Two men who stole a 17th century Spanish gold ingot from the Mel Fisher Maritime Museum in Key West in 2010 were finally found in January and arrested. (Why it took the feds more than seven years to find two monster douchebags filmed by security cameras during the crime remains unexplained.) Richard Johnson and Jarred Goldman were charged with conspiracy to commit an offense against the United States and theft of an object of cultural patrimony. The conspiracy charge carries a maximum sentence of five years, the theft ten.
The men have now been convicted and sentenced to jail time. Johnson, who broke into the display case in broad daylight and walked out casually past security with the priceless object in his pocket was sentenced to serve 63 months (five years and three months). Goldman, who acted as a lookout, was sentenced to 40 months (three years and four months). Considering they could each have gotten 15 years, they both got off easy.
Unfortunately whatever time they end up doing will not be in a prison hulk, oubliette, dungeon or Roman silver mines even though retributive justice cries out for a prolonged period experiencing history’s most foul forms of punishment because of what they did to that ingot. They did not sell it to an unscrupulous collector. Like so many of these two-bit clowns, they wouldn’t have the first idea of how to unload so famous and specific an artifact. They didn’t have the 9th grade level of chemistry knowledge to melt it down and sell the gold for its market value. Instead they cut it up into small pieces and sold snippets in Las Vegas for pennies on the dollar. Obviously when I wrote that I hoped they wouldn’t just melt it for 70 grand worth of meth, I was way overestimating their abilities. Johnson doesn’t even have the decency to be addicted to meth. He blames a risibly expensive pot habit ($700 a week, really?) for driving him to it. That and childhood abuse at the hand of an uncle.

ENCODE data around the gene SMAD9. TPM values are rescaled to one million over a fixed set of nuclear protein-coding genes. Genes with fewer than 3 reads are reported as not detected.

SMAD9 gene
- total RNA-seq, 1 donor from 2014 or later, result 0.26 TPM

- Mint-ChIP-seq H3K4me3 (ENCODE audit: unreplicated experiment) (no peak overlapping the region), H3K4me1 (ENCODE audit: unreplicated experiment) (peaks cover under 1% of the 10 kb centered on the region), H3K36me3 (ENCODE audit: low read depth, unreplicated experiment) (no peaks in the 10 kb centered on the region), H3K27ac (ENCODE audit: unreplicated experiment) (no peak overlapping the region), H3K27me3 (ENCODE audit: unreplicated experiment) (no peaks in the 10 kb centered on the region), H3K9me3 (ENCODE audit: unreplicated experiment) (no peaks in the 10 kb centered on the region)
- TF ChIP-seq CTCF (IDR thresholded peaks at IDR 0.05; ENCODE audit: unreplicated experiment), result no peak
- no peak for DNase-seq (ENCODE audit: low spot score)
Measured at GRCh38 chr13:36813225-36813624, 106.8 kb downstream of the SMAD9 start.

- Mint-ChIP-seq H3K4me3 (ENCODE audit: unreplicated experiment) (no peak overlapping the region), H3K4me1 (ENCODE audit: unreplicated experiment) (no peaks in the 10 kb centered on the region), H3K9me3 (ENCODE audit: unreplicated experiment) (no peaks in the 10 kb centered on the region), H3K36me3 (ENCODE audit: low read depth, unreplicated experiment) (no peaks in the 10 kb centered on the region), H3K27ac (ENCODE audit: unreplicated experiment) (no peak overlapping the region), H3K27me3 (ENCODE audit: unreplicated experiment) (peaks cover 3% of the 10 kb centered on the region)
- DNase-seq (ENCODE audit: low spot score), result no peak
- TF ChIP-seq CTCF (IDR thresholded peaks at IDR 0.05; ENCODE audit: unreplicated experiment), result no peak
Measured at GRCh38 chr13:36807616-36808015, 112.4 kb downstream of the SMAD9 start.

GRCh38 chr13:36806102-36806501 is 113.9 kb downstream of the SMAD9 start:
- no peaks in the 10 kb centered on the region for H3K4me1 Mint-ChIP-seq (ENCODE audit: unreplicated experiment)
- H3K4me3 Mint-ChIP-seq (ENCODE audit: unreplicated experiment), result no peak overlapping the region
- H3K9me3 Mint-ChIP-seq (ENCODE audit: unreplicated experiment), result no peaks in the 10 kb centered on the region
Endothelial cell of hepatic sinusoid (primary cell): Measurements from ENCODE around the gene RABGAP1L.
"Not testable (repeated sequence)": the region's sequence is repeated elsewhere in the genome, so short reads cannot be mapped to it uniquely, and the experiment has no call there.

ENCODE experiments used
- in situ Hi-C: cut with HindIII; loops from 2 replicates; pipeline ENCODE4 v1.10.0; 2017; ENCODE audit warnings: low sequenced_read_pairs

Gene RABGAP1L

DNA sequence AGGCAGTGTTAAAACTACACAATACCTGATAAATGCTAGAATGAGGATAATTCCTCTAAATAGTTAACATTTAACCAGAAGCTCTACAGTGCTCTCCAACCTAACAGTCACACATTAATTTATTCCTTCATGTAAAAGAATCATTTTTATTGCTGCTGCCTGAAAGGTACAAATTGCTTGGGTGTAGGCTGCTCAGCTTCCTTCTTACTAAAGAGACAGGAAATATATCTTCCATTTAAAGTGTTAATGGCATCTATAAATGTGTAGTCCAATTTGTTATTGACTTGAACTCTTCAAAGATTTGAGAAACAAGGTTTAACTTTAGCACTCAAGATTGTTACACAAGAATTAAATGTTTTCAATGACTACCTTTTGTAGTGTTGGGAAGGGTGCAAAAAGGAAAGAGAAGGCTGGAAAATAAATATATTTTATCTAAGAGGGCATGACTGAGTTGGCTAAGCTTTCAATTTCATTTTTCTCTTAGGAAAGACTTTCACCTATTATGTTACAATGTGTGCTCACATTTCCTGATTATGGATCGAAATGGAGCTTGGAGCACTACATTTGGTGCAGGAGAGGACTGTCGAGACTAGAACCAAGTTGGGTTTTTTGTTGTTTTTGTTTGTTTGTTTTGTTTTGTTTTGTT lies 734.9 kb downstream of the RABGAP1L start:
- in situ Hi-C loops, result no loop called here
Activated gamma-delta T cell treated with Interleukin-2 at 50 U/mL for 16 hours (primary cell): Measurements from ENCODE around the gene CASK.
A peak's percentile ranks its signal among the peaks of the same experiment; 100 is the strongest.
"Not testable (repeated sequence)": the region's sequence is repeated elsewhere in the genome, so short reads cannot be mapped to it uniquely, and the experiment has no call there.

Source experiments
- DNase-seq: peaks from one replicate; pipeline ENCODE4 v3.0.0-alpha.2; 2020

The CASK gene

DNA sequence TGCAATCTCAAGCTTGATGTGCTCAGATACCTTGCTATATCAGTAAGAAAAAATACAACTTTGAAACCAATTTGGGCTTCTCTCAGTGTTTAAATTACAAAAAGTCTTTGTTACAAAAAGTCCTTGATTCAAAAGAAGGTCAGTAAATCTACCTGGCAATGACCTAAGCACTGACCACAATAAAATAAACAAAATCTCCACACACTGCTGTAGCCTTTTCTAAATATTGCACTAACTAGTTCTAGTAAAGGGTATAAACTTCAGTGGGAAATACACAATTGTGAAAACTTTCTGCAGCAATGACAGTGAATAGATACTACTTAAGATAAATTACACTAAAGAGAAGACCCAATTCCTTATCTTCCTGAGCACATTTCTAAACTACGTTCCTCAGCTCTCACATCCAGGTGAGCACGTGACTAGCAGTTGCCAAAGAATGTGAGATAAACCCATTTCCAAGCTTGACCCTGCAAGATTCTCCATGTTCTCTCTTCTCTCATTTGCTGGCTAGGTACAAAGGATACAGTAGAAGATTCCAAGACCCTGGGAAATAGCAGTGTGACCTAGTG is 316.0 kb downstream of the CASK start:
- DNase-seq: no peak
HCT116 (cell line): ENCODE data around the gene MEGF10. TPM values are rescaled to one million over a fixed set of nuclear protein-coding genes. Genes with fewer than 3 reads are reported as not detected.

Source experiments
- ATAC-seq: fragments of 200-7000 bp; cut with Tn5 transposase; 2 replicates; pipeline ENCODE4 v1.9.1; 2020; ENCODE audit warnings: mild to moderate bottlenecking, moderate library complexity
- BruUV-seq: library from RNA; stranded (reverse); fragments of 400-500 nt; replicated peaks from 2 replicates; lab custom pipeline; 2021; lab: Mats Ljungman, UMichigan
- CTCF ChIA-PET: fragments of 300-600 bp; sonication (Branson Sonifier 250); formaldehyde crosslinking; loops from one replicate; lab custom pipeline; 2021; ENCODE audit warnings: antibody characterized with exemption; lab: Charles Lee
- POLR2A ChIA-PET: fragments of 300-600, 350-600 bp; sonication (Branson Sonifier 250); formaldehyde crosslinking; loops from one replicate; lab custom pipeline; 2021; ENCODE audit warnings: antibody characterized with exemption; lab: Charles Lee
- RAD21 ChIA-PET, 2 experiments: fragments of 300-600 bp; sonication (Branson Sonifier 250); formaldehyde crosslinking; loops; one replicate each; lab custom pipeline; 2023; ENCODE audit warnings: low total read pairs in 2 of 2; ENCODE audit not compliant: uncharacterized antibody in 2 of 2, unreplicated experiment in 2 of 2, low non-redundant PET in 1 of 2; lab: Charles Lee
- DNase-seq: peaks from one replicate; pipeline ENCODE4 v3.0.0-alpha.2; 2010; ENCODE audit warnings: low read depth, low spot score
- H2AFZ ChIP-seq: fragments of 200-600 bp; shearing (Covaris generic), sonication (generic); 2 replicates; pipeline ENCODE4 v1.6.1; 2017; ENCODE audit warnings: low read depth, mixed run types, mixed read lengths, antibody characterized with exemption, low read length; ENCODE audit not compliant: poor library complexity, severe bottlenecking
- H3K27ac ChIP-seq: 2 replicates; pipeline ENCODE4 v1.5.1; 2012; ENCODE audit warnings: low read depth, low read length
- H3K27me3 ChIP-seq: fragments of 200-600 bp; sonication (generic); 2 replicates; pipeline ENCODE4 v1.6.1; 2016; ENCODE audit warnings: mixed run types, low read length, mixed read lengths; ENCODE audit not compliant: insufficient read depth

Those are just excuses thrown like spaghetti against the courtroom wall to see if any of them would stick and get him a lighter sentence. The museum offered a $10,000 reward for the return of the ingot. He didn’t have to destroy an irreplaceable historic artifact for loose change, no matter how refined his taste in weed.
Johnson cooperated with the feds and testified against Goldman at his trial, hence his far too generous sentence. He also provided information that allowed authorities to recover one of the snippets he cut off the ingot. It’s about 1/30th of the whole so it’s not much consolation.
Both men must also pay $570,195 in restitution to the museum for the bar, which the museum valued at over $560,000 at the time of the theft. Martinez said he didn’t expect either convict would be able to come up with much money.
Insurance paid the museum about $100,000 for the bar, which was recovered in 1980 by treasure hunter Mel Fisher and his team from a centuries-old shipwreck off the Florida Keys. […]
“That’s the point of view of insurance companies and jewelers,” museum CEO Melissa Kendrick testified Monday as Johnson’s attorney, Chad Piotrowski, argued the bar was worth the rate of gold and no more in an effort to secure a lesser sentence for his client. “As professionals, we don’t see it that way.”
Kendrick said, “The cultural community doesn’t value a Rembrandt for the cost of canvas and the paint.”
8 thoughts on “Spanish ingot thieves found; ingot lost forever”
“Why it took the feds more than seven years to find two monster douchebags filmed by security cameras during the crime remains unexplained.”
Does “feds” = FBI? If so, we know what they’ve been busy with these last few years.